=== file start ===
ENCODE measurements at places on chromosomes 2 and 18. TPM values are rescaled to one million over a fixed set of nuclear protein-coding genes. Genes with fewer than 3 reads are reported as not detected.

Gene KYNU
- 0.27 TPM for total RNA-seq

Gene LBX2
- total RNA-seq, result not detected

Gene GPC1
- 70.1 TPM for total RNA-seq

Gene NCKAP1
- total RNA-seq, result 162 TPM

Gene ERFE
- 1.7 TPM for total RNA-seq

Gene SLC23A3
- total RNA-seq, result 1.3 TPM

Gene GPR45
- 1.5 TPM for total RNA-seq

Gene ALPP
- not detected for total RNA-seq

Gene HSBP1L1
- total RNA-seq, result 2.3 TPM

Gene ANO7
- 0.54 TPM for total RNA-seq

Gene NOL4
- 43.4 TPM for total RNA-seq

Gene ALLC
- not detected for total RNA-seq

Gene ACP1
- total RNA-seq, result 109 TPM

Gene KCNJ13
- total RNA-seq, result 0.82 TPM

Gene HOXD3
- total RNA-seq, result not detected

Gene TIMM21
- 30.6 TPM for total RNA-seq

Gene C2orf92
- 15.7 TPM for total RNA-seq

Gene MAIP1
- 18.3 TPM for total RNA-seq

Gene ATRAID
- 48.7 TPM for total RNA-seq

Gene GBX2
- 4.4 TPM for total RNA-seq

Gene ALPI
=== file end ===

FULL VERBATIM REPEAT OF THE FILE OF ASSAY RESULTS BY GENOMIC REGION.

ENCODE measurements at places on chromosomes 2 and 18. TPM values are rescaled to one million over a fixed set of nuclear protein-coding genes. Genes with fewer than 3 reads are reported as not detected.

Gene KYNU
- 0.27 TPM for total RNA-seq

Gene LBX2
- total RNA-seq, result not detected

Gene GPC1
- 70.1 TPM for total RNA-seq

Gene NCKAP1
- total RNA-seq, result 162 TPM

Gene ERFE
- 1.7 TPM for total RNA-seq

Gene SLC23A3
- total RNA-seq, result 1.3 TPM

Gene GPR45
- 1.5 TPM for total RNA-seq

Gene ALPP
- not detected for total RNA-seq

Gene HSBP1L1
- total RNA-seq, result 2.3 TPM

Gene ANO7
- 0.54 TPM for total RNA-seq

Gene NOL4
- 43.4 TPM for total RNA-seq

Gene ALLC
- not detected for total RNA-seq

Gene ACP1
- total RNA-seq, result 109 TPM

Gene KCNJ13
- total RNA-seq, result 0.82 TPM

Gene HOXD3
- total RNA-seq, result not detected

Gene TIMM21
- 30.6 TPM for total RNA-seq

Gene C2orf92
- 15.7 TPM for total RNA-seq

Gene MAIP1
- 18.3 TPM for total RNA-seq

Gene ATRAID
- 48.7 TPM for total RNA-seq

Gene GBX2
- 4.4 TPM for total RNA-seq

Gene ALPI